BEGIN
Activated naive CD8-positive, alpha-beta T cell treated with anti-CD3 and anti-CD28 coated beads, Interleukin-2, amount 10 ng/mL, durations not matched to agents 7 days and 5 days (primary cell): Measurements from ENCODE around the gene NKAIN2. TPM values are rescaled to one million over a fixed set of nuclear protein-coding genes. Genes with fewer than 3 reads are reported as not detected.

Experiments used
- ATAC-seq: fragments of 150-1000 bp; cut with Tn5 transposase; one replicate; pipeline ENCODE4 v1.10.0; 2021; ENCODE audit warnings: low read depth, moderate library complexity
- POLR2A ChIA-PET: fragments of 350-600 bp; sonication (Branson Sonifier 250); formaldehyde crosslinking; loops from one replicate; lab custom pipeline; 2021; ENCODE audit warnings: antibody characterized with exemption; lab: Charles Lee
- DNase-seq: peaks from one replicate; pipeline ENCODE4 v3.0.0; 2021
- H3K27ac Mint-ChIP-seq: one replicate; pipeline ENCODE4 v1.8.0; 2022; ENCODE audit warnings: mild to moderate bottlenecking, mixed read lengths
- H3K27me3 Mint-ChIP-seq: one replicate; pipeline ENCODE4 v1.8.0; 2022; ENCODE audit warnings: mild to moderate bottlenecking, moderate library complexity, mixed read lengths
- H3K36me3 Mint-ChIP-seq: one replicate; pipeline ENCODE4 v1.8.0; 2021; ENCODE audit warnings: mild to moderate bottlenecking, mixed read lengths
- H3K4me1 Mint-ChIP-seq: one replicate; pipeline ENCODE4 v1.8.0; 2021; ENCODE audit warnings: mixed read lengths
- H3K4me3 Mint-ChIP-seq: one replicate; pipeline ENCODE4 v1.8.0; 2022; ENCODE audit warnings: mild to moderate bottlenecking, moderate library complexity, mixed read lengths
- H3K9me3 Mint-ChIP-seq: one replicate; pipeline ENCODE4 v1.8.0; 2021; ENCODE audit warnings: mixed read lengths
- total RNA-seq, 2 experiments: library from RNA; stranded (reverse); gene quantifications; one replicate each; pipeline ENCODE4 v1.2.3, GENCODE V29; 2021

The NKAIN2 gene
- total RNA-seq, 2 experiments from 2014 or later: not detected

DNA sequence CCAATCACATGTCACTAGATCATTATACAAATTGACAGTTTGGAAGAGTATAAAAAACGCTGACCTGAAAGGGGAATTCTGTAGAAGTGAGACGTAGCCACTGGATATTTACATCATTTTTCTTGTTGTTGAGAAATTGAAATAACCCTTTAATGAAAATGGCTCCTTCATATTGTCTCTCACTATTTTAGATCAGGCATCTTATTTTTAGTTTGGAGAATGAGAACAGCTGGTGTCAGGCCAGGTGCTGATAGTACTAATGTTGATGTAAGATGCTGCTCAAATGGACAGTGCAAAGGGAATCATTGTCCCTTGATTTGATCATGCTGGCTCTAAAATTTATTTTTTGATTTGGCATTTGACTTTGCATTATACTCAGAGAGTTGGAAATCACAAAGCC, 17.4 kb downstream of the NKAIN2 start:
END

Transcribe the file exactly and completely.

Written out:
Activated naive CD8-positive, alpha-beta T cell treated with anti-CD3 and anti-CD28 coated beads, Interleukin-2, amount 10 ng/mL, durations not matched to agents 7 days and 5 days (primary cell): Measurements from ENCODE around the gene NKAIN2. TPM values are rescaled to one million over a fixed set of nuclear protein-coding genes. Genes with fewer than 3 reads are reported as not detected.

Experiments used
- ATAC-seq: fragments of 150-1000 bp; cut with Tn5 transposase; one replicate; pipeline ENCODE4 v1.10.0; 2021; ENCODE audit warnings: low read depth, moderate library complexity
- POLR2A ChIA-PET: fragments of 350-600 bp; sonication (Branson Sonifier 250); formaldehyde crosslinking; loops from one replicate; lab custom pipeline; 2021; ENCODE audit warnings: antibody characterized with exemption; lab: Charles Lee
- DNase-seq: peaks from one replicate; pipeline ENCODE4 v3.0.0; 2021
- H3K27ac Mint-ChIP-seq: one replicate; pipeline ENCODE4 v1.8.0; 2022; ENCODE audit warnings: mild to moderate bottlenecking, mixed read lengths
- H3K27me3 Mint-ChIP-seq: one replicate; pipeline ENCODE4 v1.8.0; 2022; ENCODE audit warnings: mild to moderate bottlenecking, moderate library complexity, mixed read lengths
- H3K36me3 Mint-ChIP-seq: one replicate; pipeline ENCODE4 v1.8.0; 2021; ENCODE audit warnings: mild to moderate bottlenecking, mixed read lengths
- H3K4me1 Mint-ChIP-seq: one replicate; pipeline ENCODE4 v1.8.0; 2021; ENCODE audit warnings: mixed read lengths
- H3K4me3 Mint-ChIP-seq: one replicate; pipeline ENCODE4 v1.8.0; 2022; ENCODE audit warnings: mild to moderate bottlenecking, moderate library complexity, mixed read lengths
- H3K9me3 Mint-ChIP-seq: one replicate; pipeline ENCODE4 v1.8.0; 2021; ENCODE audit warnings: mixed read lengths
- total RNA-seq, 2 experiments: library from RNA; stranded (reverse); gene quantifications; one replicate each; pipeline ENCODE4 v1.2.3, GENCODE V29; 2021

The NKAIN2 gene
- total RNA-seq, 2 experiments from 2014 or later: not detected

DNA sequence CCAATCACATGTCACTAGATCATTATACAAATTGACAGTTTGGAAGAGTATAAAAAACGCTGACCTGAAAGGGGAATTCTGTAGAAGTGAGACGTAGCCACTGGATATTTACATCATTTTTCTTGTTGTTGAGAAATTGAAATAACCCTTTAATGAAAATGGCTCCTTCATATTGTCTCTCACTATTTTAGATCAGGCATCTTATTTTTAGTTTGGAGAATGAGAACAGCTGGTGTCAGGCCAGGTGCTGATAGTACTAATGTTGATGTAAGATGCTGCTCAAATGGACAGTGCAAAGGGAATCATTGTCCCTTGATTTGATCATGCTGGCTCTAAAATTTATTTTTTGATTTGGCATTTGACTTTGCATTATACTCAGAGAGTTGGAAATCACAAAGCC, 17.4 kb downstream of the NKAIN2 start: